Q. 107. What should be mentioned about this mystery?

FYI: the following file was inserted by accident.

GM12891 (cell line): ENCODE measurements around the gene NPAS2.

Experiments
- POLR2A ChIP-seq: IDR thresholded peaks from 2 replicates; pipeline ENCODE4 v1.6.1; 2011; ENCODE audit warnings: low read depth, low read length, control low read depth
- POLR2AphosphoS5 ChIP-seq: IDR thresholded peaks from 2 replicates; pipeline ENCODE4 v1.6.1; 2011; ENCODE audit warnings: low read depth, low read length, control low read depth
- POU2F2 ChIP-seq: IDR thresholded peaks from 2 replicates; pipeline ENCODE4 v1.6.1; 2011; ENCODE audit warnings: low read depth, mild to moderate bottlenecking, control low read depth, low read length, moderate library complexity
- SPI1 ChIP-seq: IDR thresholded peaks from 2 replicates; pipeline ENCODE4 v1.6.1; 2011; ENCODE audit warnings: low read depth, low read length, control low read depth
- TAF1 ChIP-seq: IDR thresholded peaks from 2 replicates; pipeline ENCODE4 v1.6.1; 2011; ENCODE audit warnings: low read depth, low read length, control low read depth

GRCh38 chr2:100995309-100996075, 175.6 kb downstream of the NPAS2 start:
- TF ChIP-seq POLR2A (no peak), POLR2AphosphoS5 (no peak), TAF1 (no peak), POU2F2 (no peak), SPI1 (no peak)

R. First, nobody else can administer this mystery except a legitimate priest himself, even in the direst necessity. Secondly, it must be seen to that there be an altar, or as we call it „ "antimension" (67), in the absence of which the unbloody sacrifice can in no way be enacted. Thirdly, provision must be made that there be the proper matter, that is, the most pure leaven bread of wheat and wine devoid of any other substance, by itself. During the "proskomedia" (68), however, water is poured in so that the Scripture might be fulfilled: "But one of the soldiers with a spear opened his side, and immediately there came out blood and water." Fourthly, attention must be paid that the priest have, at the time of consecration, the intention that the real substance of the bread and the substance of wine be transubstantiated into the real body and blood of Christ through the operation of the Holy Spirit. He makes this invocation when he confects this mystery by praying and saying: "Send your Holy Spirit upon us and upon these gifts here offered and make this bread the precious body of your Christ, and that which is in this chalice the precious blood of your Christ, changing them by your Holy Spirit." (69) Transubstantiation occurs immediately with these words, and the bread is transubstantiated into the real body of Christ and the wine into the real blood of Christ, with the visible appearances alone remaining; and this happens in accord with the divine disposition for two reasons. First, so that we do not see the body of Christ, but rather believe that it is so, because of the words spoken by Christ the Lord: "This is my body", etc. and "This is my blood . . .", spoken not to our senses, since he promised us happiness for this with the words: "Blessed are they who do not see, but believe." Secondly, because human nature recoils from the eating of live flesh, yet man should be united to Christ the Lord by the communion of the flesh of Christ the Lord and the blood of Christ the Lord; so that man, therefore, would not turn away, the Lord determined to give his flesh and blood to eat and drink to the faithful under the appearance of bread and wine. The saintly Damascene and Gregory of Nyssa discoursed at length on this point. Participation in this mystery should take place under two species, for the religious as well as seculars, since Christ so commended, excluding no one, when he said: "Amen, amen I say to you: Except you eat the flesh of the Son of man, and drink his blood, you shall not have life in you." Likewise: "He that eats my flesh, and drinks my blood, abides in me, and I in him" It was this manner of communicating under two species for both religious and seculars that the Apostles, as they received from Christ the Lord, so handed down, on which point the Apostle Paul writes to the Corinthians: "For I have received of the Lord that which also I delivered unto you, that the Lord Jesus, the same night in which he was betrayed, took bread, and giving thanks, broke and said: 'Take you, and eat; this is my body, which shall be delivered for you; do this for the commemoration of me.' In like manner also the chalice, after he had supped, saying: 'This chalice is the new testament in my blood; do this, as often as you shall drink, for the commemoration of me."' Reverence shown to this mystery is that which is due Christ himself, as said earlier, just as St. Peter, in the name of all the apostles, spoke about him: "You are Christ, the Son of the living God." And so we also speak in terms of the worship of latria: "I believe, O Lord, and confess that you are the Christ, the Son of the living God." (70) This mystery is also a sacrifice for the living and the dead, for those who have died in the hope of resurrection, which sacrifice will not cease until the last judgment. But, the advantages of this mystery are these. First, it is the commemoration of the innocent suffering and death of Christ the Lord, in accord with the saying: "For as often as you shall eat this bread, and drink the chalice, you shall show the death of the Lord, until he comes." The second advantage is that this mystery effects a propitiation for the sins of the living as well as the dead, such that no sacred liturgy is celebrated that the Lord God is not beseeched for our sins. The third advantage is: whoever is present often at this sacrifice and frequently partakes of this mystery, is himself freed of all temptations and threats of the devil; for the enemy of the soul does not dare persecute such men, since he really perceives that Christ is present in them. Preparation for these most sacred mysteries should be made according to the rite of the Orthodox Church, that is: perform holy confession, fast, make peace with all and other such things.